Those were the only projects I got onto at PSF. I also took a turn cooking, which was a surprisingly fun day. Cooking takes an entire day for four people. This is because you cook for everyone at PSF, usually about 70 or 80 people. We were a team of four lads, and none of us are going to give Gordon Ramsey a run for his money anytime soon. Things looked a bit bleak for the stomachs of everyone at PSF. The cooks get to choose what they cook which is a bit of pressure when it’s for so many. In the morning you go to the local market and buy all of the ingredients you need, with the allotted money you are given. The food markets are an experience in themselves and it’s a great way to see some of the local culture. It’s also fun to haggle over the price of food and generally have a mosey around.

Once you’ve got the food you need the four of you head back to PSF to start preparing and cooking the food. The trick to success with cooking for that many people is definitely to keep it simple and cook what you know. Even following these golden rules, we were under a lot of pressure to get everything ready on time. To make matters worse, I was frantically attempting to organise some sort of transport to get me to Santiago in time for my flight and had to go on a mission to the bus company at one stage (with no love; my new plan became wing it and hope, which sort of worked out). In the end it all worked out; our chicken pasta didn’t cause any deaths so I’d call it a success.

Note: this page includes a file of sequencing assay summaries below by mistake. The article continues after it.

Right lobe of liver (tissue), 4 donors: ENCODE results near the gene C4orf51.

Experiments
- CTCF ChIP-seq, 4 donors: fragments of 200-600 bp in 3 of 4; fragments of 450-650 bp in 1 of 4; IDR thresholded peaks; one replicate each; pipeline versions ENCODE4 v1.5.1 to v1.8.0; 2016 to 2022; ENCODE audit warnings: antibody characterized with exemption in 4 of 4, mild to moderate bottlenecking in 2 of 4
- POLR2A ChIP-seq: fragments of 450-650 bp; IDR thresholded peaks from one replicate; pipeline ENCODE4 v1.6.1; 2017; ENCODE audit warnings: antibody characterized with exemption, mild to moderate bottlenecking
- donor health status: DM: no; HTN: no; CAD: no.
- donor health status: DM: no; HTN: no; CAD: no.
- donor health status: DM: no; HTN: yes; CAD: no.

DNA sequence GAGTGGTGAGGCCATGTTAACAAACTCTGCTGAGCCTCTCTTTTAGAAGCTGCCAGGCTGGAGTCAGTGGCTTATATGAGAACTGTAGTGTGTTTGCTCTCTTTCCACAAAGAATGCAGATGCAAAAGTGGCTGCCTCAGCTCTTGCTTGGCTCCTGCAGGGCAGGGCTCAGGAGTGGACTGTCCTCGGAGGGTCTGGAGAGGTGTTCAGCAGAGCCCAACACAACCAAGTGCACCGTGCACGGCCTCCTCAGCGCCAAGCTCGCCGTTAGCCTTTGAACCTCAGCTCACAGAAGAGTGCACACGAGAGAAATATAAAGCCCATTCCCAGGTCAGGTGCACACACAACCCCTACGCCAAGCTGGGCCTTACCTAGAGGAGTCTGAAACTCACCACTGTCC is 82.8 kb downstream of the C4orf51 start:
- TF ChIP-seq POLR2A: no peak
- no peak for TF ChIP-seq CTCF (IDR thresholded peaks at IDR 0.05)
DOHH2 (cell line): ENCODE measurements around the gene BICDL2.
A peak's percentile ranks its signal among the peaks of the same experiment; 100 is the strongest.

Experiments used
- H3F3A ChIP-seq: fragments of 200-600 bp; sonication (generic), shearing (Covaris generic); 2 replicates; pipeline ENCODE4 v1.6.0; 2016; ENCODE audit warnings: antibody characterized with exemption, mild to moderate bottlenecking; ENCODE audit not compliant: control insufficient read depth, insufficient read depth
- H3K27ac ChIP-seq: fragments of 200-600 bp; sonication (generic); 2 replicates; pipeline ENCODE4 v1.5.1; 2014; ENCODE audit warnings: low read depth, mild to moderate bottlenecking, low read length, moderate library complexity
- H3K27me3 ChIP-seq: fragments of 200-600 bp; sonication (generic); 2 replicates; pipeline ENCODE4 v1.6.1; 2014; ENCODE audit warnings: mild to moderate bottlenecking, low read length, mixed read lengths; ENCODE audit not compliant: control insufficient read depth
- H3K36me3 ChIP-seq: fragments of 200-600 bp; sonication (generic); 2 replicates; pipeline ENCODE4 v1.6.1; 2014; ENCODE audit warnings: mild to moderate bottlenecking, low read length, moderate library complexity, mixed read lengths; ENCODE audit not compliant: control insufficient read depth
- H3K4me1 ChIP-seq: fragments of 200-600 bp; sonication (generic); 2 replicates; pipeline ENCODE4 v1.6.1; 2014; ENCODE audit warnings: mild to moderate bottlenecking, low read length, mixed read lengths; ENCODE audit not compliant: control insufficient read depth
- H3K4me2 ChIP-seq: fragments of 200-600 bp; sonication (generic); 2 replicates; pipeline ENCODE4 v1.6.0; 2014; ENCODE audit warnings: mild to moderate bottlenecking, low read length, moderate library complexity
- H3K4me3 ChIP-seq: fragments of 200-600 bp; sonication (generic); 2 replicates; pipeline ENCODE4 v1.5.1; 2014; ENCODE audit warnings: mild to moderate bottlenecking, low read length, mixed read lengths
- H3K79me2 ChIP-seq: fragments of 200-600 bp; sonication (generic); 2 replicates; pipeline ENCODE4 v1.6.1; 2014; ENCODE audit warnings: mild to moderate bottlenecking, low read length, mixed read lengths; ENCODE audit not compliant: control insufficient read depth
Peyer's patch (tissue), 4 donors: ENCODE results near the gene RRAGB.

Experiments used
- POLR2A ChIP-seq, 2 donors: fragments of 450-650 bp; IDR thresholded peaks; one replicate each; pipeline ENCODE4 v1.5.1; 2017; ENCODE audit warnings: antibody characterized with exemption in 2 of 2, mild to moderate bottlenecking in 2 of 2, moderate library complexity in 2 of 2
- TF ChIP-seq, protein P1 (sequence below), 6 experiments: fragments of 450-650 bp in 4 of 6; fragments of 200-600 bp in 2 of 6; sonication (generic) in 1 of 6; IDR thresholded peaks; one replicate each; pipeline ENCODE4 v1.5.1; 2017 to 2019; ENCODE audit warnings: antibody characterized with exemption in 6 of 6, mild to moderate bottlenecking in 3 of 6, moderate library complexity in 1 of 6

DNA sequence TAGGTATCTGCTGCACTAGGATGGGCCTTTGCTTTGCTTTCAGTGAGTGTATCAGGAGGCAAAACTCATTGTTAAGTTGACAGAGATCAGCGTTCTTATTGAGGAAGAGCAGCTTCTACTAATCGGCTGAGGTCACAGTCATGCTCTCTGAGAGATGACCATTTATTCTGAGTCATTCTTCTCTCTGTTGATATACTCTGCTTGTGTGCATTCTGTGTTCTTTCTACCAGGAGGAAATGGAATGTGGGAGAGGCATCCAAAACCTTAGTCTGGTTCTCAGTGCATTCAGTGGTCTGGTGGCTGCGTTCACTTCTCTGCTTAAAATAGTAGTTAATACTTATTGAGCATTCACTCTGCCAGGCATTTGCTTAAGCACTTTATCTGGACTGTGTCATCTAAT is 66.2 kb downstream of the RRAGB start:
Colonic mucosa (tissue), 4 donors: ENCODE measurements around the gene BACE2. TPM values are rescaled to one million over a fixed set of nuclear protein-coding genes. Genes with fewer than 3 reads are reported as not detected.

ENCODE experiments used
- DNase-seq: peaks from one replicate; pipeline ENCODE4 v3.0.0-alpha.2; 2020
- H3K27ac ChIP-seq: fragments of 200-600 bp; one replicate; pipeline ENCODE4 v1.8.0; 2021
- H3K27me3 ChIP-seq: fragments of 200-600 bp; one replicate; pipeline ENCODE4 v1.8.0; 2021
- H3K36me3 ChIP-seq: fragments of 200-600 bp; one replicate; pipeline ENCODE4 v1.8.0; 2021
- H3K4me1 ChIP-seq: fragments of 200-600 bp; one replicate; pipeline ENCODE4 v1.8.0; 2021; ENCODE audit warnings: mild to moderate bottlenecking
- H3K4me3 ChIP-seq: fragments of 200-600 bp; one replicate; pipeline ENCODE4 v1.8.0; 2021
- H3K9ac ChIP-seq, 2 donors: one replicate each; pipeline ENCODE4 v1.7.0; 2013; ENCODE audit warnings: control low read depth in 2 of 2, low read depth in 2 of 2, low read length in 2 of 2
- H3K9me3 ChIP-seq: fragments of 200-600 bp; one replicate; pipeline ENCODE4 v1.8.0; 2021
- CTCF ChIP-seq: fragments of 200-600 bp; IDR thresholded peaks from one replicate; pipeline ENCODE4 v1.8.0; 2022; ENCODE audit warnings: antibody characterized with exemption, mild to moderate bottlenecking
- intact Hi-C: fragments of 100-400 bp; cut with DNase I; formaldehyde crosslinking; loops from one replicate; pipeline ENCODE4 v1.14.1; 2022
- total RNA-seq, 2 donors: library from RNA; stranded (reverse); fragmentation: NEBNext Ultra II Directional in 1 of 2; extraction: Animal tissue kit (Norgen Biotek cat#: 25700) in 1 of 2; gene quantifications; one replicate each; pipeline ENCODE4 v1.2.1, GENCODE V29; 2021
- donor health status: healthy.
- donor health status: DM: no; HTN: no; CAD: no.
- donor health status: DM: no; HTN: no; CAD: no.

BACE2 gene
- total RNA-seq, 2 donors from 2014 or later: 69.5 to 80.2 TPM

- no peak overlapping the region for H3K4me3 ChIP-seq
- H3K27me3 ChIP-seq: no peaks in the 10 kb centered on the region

I got to participate in just a tiny fragment of the projects PSF initiates and gets involve with. A big one I missed was building modular houses. Apart from that, they also do things such as childcare, environmentally friendly fuels, houses made from bags of dirt, painting murals, building parks and gardens and other programmes designed to improve the lives of those living in Pisco. Something I really like about PSF was the way they were always looking for new ideas which they could implement to improve Pisco.

The whole place was amazing because it shows what people can do when they pull together. We’re communal animals, us humans, and we have the capacity to achieve great things when we’re in groups. To me, that’s what’s happening at PSF. I find it incredible that a bunch of regular people can get together and make a real and effective difference to the lives of those in need out of the goodness of their hearts. These people are often driven by enthusiasm and determination over expertise on their way to doing what’s needed. There aren’t necessarily  a whole lot of people with a lot of skills and experience in construction and that sort of thing out there, but everyone there has a red hot go and makes sure that what needs to be done gets done in order to make the community of Pisco a better place. And it works out, because these people make it work out. It just shows what people can do if they really want to and it was a great thing to be part of.

Stay tuned for part three, where I tell you all about the social scene at PSF. We go large!

1 comment:

  1. I did a day helping Habitat for Humanity build houses in Costa Rica, how you built the pillars sounds like how we built house walls, but the concrete was 1/3 concrete, 1/3 sand and 1/3 gravel and often they would remove the planks and the wall would just crumble, and they'd shrug and just start over again. Scary. Got to use a machete to cut planks though so that was cool :-)